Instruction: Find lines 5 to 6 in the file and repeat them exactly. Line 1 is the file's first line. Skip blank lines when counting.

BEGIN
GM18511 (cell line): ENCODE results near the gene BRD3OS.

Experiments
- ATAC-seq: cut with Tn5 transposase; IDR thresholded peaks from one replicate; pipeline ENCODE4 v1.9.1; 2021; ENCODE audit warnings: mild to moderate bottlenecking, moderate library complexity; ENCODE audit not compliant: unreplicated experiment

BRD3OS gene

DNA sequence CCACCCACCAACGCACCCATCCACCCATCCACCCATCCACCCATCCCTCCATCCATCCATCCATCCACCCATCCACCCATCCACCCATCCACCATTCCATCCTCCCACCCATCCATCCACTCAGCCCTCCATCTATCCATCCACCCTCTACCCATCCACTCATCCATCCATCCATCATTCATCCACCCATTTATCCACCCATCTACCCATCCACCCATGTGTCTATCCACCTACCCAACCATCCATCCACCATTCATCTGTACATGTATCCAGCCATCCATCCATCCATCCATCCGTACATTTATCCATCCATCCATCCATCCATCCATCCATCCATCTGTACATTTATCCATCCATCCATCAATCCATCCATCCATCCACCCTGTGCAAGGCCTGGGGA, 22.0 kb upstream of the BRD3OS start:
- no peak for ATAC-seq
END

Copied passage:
DNA sequence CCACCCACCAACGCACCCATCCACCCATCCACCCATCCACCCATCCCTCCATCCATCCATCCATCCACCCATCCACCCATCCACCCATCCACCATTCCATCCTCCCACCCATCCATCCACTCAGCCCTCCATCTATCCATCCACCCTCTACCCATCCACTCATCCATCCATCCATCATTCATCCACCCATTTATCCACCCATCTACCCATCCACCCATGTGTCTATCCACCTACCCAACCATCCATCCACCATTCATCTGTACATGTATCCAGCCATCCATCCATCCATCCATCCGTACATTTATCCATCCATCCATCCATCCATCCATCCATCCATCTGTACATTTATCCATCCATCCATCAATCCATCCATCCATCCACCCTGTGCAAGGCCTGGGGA, 22.0 kb upstream of the BRD3OS start:
- no peak for ATAC-seq